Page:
What’s your kid to do?

Parents, I can sympathize. Keeping little kids amused and occupied while school is out but they can’t go out or play inside with friends, is not easy.

I’ve read some people comment on local online sites that this is “torture” for kids, warning that they may get “depressed,” urging parents to allow short playdates. One person went so far as to say, and I paraphrase: so what if the kids get the virus? They’ll recover by the time school starts again. Clearly, that’s misguided advice. Or maybe he was joking. It’s often hard to tell which online comments to take seriously.

So what’s a parent to do? I’m sure you know all the craft ideas that have been around for decades: help kids make playdough, slime, paper bag puppets, tissue box monsters, potato stamps, and on and on. Of course, there are always board games, online games, video games, not to mention TV and films. Even though my children loved all of the above, and could create cardboard box cars or castles for hours, it’s just not enough — not when you have weeks and weeks of compulsory isolation.

The best advice I read was in North Kitsap Community’s Facebook page: teach your kids practical stuff. Show them how to do laundry, sew on a button, cook, plant a garden, maybe even change a tire.

It worked for me. I remember telling my two little kids, who had never “cooked” before, that they had to start making dinner once in a while. With my assistance, of course, we (and sometimes only they) feasted on pancakes, French toast, grilled cheese, packaged mac and cheese, English muffin pizzas, and pasta with butter — the usual favorites, but all the better because they made it themselves.

I taught my daughter to knit and bake, from a mix mostly, but she was so proud of her accomplishments that we had an endless supply of cakes and brownies. My son enjoyed washing and vacuuming our car, reorganizing the playroom, his closet and, with help, Dad’s workshop. He’s still a neat guy.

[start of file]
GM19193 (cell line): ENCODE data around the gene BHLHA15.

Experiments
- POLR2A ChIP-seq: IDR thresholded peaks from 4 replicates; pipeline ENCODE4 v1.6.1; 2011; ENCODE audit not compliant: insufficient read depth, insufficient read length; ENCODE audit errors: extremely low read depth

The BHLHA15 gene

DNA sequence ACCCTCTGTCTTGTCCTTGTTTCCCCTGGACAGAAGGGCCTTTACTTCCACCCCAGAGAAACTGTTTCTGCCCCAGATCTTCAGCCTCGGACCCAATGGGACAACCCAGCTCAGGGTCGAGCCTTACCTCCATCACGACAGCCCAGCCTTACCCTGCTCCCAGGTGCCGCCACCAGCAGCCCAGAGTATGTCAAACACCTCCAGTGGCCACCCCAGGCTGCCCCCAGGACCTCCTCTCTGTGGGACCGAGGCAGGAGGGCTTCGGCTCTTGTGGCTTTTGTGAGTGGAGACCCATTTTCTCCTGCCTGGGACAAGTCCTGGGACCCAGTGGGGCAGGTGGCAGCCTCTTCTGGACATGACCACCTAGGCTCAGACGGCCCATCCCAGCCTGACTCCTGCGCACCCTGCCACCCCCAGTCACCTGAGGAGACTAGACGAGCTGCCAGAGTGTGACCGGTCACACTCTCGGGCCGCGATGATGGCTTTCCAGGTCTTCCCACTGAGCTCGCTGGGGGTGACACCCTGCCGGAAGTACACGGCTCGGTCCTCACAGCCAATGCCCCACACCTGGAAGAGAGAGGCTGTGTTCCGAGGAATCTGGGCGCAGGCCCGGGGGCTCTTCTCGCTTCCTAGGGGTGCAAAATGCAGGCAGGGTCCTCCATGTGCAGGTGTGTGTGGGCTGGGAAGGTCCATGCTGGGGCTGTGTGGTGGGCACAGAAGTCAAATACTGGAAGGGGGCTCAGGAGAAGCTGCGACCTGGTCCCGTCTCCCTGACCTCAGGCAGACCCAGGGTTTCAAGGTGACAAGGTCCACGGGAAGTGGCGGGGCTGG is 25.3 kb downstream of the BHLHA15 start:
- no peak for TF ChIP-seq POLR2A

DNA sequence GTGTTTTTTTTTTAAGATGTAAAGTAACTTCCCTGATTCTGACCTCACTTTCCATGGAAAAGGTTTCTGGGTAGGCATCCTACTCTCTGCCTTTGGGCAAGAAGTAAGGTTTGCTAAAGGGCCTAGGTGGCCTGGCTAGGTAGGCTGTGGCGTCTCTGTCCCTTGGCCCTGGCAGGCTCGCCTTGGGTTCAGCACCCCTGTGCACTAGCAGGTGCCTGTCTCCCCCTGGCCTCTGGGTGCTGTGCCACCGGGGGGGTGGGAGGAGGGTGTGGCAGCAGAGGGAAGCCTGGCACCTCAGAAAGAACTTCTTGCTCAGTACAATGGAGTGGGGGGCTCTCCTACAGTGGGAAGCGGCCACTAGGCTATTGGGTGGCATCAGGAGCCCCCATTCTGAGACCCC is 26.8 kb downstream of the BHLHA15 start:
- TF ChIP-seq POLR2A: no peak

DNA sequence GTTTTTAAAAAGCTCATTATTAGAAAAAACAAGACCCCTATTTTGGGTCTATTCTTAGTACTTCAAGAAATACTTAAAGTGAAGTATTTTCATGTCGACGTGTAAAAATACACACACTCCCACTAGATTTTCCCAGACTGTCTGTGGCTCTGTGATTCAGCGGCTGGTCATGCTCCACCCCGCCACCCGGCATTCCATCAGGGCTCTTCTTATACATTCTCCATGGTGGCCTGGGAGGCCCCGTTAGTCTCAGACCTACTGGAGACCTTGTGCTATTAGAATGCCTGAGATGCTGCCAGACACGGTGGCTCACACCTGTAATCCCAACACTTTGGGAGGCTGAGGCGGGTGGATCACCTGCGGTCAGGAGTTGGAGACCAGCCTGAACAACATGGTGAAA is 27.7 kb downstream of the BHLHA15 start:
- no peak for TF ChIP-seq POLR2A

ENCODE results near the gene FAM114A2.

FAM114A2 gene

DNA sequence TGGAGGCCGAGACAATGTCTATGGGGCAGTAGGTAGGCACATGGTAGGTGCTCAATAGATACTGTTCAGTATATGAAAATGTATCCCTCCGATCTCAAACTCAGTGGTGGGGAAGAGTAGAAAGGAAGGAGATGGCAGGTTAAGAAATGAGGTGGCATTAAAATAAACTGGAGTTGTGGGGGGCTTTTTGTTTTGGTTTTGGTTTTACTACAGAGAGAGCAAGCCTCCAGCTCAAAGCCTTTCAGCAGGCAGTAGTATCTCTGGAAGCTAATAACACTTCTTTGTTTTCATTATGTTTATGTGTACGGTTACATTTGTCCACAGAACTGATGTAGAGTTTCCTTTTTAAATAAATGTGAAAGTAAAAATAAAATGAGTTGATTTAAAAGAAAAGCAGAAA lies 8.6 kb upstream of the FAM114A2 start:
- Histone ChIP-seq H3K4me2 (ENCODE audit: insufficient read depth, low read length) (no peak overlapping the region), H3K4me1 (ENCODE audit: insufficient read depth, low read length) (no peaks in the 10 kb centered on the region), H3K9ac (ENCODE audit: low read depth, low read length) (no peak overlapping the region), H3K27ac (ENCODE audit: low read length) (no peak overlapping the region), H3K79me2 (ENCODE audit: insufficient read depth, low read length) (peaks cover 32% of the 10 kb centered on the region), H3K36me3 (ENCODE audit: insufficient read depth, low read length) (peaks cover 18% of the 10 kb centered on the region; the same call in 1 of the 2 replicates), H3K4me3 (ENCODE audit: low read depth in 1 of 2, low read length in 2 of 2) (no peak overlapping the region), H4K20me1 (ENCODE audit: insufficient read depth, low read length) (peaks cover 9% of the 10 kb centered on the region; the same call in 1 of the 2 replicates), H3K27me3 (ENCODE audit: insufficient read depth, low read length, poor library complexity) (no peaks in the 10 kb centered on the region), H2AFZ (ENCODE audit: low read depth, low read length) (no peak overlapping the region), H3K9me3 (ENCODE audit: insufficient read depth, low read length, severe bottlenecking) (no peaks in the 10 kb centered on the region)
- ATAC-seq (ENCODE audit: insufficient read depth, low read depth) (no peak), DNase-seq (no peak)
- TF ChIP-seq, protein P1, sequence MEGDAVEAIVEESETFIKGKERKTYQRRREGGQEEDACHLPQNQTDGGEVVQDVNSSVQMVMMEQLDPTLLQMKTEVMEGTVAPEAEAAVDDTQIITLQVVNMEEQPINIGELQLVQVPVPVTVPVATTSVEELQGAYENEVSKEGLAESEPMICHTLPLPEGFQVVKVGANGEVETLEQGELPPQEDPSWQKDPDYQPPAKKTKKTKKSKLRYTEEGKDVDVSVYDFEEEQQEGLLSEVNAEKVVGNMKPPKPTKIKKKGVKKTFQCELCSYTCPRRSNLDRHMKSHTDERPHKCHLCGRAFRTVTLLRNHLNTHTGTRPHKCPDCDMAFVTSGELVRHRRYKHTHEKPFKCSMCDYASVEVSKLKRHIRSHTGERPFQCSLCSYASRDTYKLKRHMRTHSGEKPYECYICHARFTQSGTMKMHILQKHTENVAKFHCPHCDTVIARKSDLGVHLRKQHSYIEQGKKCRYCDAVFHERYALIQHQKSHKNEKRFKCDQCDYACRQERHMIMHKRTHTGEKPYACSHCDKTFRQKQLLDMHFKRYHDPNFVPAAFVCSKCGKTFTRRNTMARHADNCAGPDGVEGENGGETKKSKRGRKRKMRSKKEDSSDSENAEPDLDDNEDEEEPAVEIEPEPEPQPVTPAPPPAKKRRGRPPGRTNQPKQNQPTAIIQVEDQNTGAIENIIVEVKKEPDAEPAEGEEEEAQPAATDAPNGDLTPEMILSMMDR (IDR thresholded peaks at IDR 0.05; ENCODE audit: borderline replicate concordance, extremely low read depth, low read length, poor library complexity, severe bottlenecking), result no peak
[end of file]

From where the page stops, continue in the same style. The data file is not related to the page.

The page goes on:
Go online and be quiet

There are so many educational but not boring online sites I could suggest. I tried to whittle them down to the best, but it’s all a matter of preference.

My favorite site for little ones is from PBS. There are over 200 games, many with familiar characters — Clifford, Arthur, Cat In The Hat — plus stories to read, videos and activities (pbskids.org/games).

The Cincinnati Zoo just launched Home Safari Live (cincinnatizoo.org), where a child can watch and learn about the featured animal. The first was Fiona The Hippo, who was a huge hit, viewed 2.5 million times. Also online: Sihil The Ocelot and Rico The Porcupine.

The Smithsonian has live webcams (nationalzoo.si.edu/webcams) where a kid can spy on a giant panda, a naked mole-rat, a lion and an elephant, if they happen to stroll by the camera.

For a child into space, go to Nasa online (spaceplace.nasa.gov/menu/play) for games such as Explore Mars, Galactic Explorer, and Space Volcanoes! They can even try to shoot a cannonball into space, which I found fascinating.

I also like 14 Awesome Science Fair Projects for Elementary School Kids (rediscoveredfamilies.com/science-fair-projects). They’re all easy and fun: how beans germinate in water, how storms start, the science of fidget spinners, and just in time for Easter, what happens when you soak peeps in water.

Annette Wright was an editor and writer for women’s magazines in New York for 25 years. You can contact her at wrightannette511@gmail.com

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